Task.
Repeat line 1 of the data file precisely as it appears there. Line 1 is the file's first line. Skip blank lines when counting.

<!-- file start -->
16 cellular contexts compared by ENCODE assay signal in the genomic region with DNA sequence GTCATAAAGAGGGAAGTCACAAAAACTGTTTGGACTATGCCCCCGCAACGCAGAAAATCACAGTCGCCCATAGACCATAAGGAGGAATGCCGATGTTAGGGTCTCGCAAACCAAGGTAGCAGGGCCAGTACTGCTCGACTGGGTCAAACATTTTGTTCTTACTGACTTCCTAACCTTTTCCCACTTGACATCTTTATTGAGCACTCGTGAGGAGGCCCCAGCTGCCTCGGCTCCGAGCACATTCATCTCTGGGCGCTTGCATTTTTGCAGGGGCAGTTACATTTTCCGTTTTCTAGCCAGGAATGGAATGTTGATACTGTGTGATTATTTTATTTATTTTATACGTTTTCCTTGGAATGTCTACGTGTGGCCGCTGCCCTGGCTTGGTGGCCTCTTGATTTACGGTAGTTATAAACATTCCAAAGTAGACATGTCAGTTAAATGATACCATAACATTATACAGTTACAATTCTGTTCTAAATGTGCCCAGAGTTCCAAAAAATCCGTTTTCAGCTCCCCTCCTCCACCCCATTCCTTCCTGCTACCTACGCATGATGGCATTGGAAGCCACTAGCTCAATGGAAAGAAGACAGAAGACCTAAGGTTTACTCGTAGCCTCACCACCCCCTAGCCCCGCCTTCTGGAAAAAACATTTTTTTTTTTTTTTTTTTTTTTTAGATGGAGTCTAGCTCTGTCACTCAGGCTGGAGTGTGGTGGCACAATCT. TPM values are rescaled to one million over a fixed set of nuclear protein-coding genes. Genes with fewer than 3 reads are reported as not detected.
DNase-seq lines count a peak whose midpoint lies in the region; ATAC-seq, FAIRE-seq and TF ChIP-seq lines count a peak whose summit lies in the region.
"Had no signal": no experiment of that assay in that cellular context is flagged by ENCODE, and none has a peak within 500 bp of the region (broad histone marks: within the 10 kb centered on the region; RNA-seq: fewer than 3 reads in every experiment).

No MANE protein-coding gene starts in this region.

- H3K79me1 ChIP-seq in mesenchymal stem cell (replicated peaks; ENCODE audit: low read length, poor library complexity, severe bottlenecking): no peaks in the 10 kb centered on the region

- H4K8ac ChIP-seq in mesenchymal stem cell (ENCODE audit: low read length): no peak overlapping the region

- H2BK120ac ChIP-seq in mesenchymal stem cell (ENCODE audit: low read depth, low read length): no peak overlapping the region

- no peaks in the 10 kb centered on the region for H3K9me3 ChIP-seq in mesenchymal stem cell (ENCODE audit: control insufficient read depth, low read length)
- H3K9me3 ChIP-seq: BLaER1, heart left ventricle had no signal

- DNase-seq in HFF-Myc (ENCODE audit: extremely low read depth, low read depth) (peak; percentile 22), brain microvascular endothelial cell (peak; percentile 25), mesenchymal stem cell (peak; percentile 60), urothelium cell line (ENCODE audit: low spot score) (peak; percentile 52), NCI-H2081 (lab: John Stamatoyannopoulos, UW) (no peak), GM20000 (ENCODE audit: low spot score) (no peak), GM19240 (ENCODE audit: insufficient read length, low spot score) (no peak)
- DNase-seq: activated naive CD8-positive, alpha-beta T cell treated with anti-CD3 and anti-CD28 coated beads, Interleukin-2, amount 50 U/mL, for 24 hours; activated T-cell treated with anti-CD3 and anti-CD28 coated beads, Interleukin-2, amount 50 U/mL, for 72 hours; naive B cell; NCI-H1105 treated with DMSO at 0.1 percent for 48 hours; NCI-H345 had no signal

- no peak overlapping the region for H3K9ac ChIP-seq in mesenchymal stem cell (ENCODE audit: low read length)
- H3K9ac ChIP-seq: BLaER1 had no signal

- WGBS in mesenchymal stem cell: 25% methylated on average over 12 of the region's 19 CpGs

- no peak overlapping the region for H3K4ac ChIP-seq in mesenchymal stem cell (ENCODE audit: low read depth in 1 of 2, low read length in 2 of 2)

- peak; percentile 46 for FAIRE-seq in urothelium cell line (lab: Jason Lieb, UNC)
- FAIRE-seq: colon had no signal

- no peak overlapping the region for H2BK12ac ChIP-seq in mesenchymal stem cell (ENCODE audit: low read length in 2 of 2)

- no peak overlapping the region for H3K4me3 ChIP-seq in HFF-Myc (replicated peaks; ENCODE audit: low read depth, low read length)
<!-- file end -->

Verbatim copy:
16 cellular contexts compared by ENCODE assay signal in the genomic region with DNA sequence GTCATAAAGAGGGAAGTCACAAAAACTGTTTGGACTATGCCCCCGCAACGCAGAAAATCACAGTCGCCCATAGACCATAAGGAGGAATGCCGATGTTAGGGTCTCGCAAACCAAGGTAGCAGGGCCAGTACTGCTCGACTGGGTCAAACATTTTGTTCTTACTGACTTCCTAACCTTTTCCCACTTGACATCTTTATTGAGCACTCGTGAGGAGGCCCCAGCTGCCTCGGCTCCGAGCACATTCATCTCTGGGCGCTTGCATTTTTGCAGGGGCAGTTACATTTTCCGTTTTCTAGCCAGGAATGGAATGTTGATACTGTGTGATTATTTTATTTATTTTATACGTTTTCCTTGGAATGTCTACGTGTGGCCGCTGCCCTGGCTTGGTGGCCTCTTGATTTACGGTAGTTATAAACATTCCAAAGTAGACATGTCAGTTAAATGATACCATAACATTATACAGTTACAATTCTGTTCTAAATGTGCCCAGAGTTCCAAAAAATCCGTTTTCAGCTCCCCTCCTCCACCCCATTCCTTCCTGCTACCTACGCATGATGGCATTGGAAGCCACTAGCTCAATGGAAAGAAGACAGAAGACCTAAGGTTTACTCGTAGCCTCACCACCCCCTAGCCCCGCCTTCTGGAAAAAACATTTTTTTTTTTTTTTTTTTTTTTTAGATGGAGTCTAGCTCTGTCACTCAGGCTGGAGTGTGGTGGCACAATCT. TPM values are rescaled to one million over a fixed set of nuclear protein-coding genes. Genes with fewer than 3 reads are reported as not detected.